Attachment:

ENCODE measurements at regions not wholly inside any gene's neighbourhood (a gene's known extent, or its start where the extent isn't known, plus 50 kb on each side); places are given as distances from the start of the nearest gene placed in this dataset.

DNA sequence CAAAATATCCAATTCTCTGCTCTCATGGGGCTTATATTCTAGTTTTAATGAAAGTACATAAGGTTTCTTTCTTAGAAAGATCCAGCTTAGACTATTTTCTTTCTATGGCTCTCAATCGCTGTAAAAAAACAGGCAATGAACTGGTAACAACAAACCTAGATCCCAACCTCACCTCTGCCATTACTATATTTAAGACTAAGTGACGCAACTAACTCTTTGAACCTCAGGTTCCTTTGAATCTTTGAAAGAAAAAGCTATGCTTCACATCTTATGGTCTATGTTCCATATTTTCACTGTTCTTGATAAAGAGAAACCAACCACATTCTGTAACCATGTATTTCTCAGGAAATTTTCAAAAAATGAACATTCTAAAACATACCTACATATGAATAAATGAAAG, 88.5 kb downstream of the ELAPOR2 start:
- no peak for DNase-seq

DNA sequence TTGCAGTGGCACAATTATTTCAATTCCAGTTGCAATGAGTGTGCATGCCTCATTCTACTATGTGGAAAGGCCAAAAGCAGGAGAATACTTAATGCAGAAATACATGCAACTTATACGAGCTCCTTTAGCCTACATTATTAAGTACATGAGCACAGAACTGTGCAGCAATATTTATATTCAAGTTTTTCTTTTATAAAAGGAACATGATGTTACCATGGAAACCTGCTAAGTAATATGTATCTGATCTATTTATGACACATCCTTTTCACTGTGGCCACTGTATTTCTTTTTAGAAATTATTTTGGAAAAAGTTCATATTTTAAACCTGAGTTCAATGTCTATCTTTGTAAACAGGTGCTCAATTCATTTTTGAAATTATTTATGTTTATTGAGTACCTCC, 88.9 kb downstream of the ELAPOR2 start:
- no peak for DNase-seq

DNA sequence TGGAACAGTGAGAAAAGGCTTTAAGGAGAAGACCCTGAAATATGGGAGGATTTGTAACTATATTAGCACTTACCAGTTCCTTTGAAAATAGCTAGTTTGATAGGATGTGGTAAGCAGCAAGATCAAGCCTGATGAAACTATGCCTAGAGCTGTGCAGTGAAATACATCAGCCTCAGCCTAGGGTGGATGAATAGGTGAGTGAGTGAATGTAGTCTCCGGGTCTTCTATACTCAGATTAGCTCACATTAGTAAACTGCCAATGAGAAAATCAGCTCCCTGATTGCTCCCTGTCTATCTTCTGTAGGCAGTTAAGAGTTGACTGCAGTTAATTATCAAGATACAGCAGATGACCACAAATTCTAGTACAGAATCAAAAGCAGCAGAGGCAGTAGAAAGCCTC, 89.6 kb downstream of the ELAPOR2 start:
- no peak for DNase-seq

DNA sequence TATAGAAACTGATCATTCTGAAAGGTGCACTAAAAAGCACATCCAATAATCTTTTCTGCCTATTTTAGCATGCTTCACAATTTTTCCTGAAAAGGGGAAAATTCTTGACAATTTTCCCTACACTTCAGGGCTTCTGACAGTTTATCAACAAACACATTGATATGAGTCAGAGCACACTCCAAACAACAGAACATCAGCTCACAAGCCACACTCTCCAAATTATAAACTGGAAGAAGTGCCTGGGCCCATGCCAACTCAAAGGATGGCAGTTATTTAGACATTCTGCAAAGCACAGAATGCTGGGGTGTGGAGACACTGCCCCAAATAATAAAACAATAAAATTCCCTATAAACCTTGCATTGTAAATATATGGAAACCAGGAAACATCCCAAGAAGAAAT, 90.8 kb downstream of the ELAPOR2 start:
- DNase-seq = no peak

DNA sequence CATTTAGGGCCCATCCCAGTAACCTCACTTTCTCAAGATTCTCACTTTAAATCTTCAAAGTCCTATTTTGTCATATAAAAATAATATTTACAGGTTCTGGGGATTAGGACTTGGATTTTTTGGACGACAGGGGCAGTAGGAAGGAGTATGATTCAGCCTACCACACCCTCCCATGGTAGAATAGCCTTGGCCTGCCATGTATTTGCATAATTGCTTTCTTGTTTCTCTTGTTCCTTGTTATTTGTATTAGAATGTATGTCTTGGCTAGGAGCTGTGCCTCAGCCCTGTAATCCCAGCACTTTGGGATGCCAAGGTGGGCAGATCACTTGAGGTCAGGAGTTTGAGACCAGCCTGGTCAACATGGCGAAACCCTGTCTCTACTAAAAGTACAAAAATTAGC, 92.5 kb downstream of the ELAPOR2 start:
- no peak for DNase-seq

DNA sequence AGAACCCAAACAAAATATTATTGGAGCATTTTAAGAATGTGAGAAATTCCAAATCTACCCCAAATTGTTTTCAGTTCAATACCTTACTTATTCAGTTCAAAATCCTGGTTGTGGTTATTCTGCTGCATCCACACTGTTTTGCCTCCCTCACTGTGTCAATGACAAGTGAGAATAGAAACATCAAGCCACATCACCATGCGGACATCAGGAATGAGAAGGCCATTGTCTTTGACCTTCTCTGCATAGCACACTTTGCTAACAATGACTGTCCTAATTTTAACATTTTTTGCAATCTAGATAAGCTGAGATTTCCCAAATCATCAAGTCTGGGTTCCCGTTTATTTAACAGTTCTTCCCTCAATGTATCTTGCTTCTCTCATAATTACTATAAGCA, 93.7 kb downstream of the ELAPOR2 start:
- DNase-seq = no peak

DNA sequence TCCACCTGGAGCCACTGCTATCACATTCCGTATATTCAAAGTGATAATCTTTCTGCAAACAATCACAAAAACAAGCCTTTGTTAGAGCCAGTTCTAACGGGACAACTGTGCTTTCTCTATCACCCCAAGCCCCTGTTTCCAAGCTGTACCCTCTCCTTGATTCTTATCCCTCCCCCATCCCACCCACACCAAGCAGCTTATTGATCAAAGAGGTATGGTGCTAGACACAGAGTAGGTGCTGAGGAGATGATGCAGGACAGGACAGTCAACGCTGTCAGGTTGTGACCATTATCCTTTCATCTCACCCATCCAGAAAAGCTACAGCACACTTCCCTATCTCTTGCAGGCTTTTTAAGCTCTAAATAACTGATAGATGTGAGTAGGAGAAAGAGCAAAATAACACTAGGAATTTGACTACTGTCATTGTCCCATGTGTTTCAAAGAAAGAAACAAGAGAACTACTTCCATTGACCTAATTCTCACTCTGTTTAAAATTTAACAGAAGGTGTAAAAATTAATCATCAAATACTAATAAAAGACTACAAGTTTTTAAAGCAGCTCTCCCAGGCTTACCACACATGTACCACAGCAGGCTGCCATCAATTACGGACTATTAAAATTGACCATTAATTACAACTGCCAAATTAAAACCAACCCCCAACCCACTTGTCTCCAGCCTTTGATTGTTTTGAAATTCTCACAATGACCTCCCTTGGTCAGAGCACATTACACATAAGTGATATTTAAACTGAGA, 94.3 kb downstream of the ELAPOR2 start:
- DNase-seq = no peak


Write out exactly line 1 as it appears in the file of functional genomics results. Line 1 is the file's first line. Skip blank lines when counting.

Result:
ENCODE measurements at regions not wholly inside any gene's neighbourhood (a gene's known extent, or its start where the extent isn't known, plus 50 kb on each side); places are given as distances from the start of the nearest gene placed in this dataset.